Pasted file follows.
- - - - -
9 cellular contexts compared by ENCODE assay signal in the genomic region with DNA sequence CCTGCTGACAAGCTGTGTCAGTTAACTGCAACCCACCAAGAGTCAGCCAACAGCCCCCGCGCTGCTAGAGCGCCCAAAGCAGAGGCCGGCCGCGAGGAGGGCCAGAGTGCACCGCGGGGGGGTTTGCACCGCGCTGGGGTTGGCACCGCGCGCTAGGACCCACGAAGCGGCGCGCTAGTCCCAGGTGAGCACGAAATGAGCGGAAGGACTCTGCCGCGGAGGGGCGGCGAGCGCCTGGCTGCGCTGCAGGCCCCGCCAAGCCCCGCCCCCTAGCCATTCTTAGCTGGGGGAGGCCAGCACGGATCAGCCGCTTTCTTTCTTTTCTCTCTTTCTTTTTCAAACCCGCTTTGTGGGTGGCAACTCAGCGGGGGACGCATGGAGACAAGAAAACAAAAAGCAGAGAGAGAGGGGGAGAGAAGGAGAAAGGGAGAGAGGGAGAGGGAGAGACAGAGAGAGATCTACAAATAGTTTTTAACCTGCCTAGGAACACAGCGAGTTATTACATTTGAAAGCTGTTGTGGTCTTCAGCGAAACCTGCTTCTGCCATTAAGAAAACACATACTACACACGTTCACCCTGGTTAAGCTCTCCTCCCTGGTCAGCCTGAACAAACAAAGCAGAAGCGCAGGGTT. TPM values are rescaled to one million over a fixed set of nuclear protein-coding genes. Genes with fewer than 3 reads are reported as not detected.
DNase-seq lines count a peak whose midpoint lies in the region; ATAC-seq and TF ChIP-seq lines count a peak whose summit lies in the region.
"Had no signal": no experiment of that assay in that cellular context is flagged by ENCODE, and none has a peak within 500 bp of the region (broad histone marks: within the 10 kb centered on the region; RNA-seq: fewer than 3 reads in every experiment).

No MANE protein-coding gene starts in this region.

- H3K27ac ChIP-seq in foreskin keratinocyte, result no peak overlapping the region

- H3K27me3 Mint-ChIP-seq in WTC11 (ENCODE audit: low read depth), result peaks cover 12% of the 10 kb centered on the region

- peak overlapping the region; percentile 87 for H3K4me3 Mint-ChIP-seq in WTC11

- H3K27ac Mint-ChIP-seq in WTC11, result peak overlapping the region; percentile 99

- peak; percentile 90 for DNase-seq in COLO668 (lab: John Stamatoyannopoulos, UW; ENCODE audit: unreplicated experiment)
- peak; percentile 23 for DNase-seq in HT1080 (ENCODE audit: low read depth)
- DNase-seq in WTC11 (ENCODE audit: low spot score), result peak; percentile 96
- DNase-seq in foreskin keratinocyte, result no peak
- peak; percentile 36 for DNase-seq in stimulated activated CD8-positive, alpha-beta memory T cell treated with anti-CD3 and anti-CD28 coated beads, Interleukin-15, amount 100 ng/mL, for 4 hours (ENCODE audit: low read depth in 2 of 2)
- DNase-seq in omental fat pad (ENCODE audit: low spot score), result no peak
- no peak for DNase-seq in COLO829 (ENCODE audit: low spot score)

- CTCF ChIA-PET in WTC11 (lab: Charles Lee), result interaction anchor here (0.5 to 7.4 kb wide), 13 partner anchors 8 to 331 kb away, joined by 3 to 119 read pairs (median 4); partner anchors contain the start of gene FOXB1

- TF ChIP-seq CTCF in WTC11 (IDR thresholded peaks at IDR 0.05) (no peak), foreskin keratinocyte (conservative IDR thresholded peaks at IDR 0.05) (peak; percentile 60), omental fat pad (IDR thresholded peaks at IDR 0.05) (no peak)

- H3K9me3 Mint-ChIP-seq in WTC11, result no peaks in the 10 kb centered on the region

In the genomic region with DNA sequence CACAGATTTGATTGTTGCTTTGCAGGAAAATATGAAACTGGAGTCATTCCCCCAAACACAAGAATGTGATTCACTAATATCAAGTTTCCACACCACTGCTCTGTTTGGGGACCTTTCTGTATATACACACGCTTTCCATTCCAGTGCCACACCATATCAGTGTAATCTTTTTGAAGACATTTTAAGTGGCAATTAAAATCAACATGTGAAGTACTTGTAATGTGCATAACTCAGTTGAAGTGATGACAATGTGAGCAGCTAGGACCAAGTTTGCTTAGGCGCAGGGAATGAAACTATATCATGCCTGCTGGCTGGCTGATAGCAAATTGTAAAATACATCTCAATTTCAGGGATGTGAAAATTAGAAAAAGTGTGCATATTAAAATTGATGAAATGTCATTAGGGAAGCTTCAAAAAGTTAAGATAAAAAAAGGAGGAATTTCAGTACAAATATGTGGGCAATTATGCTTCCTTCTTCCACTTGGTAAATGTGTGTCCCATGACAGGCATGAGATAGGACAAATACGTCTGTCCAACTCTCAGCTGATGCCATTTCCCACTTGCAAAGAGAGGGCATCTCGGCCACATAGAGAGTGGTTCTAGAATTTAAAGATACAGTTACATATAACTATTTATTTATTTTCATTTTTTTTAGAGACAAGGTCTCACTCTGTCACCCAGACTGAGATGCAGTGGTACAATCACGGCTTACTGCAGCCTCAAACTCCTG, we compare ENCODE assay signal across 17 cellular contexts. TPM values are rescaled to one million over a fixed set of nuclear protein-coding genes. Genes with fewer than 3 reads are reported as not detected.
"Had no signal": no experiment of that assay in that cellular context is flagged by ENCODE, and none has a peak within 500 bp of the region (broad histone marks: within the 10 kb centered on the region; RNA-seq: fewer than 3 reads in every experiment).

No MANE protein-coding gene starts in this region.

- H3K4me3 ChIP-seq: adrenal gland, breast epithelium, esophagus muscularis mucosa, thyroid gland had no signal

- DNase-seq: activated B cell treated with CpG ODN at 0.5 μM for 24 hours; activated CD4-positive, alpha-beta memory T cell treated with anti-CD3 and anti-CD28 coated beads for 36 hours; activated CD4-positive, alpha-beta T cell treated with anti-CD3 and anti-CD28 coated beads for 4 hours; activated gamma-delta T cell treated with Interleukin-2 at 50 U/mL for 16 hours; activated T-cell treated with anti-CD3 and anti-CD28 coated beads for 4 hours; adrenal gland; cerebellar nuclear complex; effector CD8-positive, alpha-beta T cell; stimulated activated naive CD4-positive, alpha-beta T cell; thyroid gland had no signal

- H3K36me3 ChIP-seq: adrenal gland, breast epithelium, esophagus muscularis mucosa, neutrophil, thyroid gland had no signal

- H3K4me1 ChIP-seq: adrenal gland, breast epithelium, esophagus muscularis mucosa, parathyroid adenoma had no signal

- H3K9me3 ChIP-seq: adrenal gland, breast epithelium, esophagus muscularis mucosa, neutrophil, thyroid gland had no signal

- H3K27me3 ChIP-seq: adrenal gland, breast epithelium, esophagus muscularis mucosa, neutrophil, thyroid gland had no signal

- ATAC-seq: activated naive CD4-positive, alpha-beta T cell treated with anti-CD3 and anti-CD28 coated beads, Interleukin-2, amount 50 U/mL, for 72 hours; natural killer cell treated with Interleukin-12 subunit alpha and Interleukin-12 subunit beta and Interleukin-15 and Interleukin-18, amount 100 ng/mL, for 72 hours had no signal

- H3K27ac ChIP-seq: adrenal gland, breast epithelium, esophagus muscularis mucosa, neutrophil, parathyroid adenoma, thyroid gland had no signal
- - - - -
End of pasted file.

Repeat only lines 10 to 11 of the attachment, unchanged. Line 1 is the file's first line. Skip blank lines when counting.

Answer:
- peak; percentile 23 for DNase-seq in HT1080 (ENCODE audit: low read depth)
- DNase-seq in WTC11 (ENCODE audit: low spot score), result peak; percentile 96